Timing of antibiotics, volume, and vasoactive infusions in children with sepsis admitted to intensive care
Critical Care , Volume 19 - Issue 1
Introduction: Early administration of antibiotics for sepsis, and of fluid boluses and vasoactive agents for septic shock, is recommended. Evidence for this in children is limited. Methods: The Alberta Sepsis Network prospectively enrolled eligible children admitted to the Pediatric Intensive Care Unit (PICU) with sepsis from 04/2012-10/2014. Demographics, severity of illness, and outcomes variables were prospectively entered into the ASN database after deferred consent. Timing of interventions were determined by retrospective chart review using a study manual and case-report-form. We aimed to determine the association of intervention timing and outcome in children with sepsis. Univariate (t-test and Fisher's Exact) and multiple linear regression statistics evaluated predictors of outcomes of PICU length of stay (LOS) and ventilation days. Results: Seventy-nine children, age median 60 (IQR 22-133) months, 40 (51 %) female, 39 (49 %) with severe underlying co-morbidity, 44 (56 %) with septic shock, and median PRISM-III 10.5 [IQR 6.0-17.0] were enrolled. Most patients presented in an ED: 36 (46 %) at an outlying hospital ED, and 21 (27 %) at the Children's Hospital ED. Most infections were pneumonia with/without empyema (42, 53 %), meningitis (11, 14 %), or bacteremia (10, 13 %). The time from presentation to acceptable antibiotic administration was a median of 115.0 [IQR 59.0-323.0] minutes; 20 (25 %) of patients received their antibiotics in the first hour from presentation. Independent predictors of PICU LOS were PRISM-III, and severe underlying co-morbidity, but not time to antibiotics. In the septic shock subgroup, the volume of fluid boluses given in the first 2 hours was independently associated with longer PICU LOS (effect size 0.22 days; 95 % CI 0.5, 0.38; per ml/kg). Independent predictors of ventilator days were PRISM-III score and severe underlying co-morbidity. In the septic shock subgroup, volume of fluid boluses in the first 2 hours was independently associated with more ventilator days (effect size 0.09 days; 95 % CI 0.02, 0.15; per ml/kg). Conclusion: Higher volume of early fluid boluses in children with sepsis and septic shock was independently associated with longer PICU LOS and ventilator days. More study on the benefits and harms of fluid bolus therapy in children are needed.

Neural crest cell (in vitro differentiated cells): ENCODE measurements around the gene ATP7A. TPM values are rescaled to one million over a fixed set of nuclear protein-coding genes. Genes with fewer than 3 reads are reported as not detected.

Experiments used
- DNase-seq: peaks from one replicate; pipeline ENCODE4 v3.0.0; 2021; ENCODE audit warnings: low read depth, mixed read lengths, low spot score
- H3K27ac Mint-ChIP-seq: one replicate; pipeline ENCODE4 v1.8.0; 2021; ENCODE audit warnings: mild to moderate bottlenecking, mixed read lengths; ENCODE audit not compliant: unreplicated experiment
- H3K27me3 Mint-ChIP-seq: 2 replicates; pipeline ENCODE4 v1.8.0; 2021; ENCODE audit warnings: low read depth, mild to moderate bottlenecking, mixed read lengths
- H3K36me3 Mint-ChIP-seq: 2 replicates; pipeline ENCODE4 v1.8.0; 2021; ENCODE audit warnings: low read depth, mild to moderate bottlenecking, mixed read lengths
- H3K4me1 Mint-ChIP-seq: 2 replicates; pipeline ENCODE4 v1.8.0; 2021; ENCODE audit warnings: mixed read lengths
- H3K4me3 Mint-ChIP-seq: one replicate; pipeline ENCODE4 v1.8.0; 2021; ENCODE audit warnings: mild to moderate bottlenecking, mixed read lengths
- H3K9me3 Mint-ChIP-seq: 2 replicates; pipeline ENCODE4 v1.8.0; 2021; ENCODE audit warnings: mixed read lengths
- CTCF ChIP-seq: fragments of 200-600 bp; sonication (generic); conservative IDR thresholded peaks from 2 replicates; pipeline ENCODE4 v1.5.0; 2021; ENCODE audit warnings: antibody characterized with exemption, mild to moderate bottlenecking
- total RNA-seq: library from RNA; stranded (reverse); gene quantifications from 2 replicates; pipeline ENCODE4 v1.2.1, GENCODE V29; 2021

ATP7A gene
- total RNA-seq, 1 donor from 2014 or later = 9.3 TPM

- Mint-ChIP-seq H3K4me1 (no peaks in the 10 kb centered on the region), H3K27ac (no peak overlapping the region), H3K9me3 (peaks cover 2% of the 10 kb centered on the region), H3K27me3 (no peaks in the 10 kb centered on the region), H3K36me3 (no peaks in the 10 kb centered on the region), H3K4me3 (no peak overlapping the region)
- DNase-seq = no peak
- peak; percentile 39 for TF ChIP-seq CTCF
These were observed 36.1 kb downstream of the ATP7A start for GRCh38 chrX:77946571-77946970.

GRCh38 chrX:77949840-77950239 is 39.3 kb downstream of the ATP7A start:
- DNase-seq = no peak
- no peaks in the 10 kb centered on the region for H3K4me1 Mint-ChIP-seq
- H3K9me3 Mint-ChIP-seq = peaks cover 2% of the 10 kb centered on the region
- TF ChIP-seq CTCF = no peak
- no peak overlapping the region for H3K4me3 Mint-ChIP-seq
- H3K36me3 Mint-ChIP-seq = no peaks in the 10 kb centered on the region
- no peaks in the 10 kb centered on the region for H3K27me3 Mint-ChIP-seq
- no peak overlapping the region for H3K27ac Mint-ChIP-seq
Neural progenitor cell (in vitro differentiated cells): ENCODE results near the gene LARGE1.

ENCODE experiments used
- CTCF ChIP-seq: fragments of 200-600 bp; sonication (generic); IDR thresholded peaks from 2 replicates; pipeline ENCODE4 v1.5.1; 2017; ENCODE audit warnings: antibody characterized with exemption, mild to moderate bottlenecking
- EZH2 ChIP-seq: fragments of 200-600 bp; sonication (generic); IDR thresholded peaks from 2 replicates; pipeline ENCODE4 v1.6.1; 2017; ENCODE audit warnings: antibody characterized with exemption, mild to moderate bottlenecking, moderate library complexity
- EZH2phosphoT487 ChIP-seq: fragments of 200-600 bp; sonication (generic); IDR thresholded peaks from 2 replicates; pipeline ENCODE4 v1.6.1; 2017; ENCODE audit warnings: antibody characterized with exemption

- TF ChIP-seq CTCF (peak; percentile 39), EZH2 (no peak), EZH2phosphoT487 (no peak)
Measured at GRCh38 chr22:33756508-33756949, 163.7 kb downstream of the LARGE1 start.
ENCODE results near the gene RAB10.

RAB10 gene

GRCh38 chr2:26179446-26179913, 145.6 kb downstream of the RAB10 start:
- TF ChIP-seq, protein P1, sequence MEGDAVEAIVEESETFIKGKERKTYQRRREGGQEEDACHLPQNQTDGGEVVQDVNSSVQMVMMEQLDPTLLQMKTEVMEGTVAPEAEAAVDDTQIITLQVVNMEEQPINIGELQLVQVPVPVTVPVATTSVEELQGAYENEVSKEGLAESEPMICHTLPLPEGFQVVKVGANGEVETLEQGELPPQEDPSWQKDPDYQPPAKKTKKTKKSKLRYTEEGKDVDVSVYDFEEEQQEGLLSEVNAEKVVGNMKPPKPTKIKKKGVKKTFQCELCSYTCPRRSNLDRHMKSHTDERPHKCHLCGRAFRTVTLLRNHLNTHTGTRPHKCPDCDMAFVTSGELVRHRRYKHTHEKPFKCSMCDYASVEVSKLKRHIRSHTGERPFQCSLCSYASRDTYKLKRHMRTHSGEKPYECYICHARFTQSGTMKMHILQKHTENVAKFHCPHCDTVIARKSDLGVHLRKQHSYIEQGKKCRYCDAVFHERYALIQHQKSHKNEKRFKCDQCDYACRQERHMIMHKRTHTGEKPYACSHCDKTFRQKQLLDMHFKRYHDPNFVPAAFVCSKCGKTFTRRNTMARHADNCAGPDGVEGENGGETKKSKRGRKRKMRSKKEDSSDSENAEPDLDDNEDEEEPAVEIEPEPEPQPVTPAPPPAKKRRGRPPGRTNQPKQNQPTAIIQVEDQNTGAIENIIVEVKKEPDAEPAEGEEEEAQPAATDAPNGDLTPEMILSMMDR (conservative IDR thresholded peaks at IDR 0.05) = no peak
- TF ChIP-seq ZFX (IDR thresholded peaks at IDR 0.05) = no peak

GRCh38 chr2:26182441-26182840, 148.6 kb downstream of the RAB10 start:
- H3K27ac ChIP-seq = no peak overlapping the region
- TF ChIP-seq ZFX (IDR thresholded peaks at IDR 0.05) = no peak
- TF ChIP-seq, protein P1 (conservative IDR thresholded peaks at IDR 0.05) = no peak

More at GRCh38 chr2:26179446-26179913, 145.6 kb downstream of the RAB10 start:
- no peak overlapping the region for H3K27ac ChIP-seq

|Organisation||Department of Pediatrics|
van Paridon, B.M, Sheppard, C, Guerra G, G.G, & Joffe, A. (2015). Timing of antibiotics, volume, and vasoactive infusions in children with sepsis admitted to intensive care. Critical Care, 19(1). doi:10.1186/s13054-015-1010-x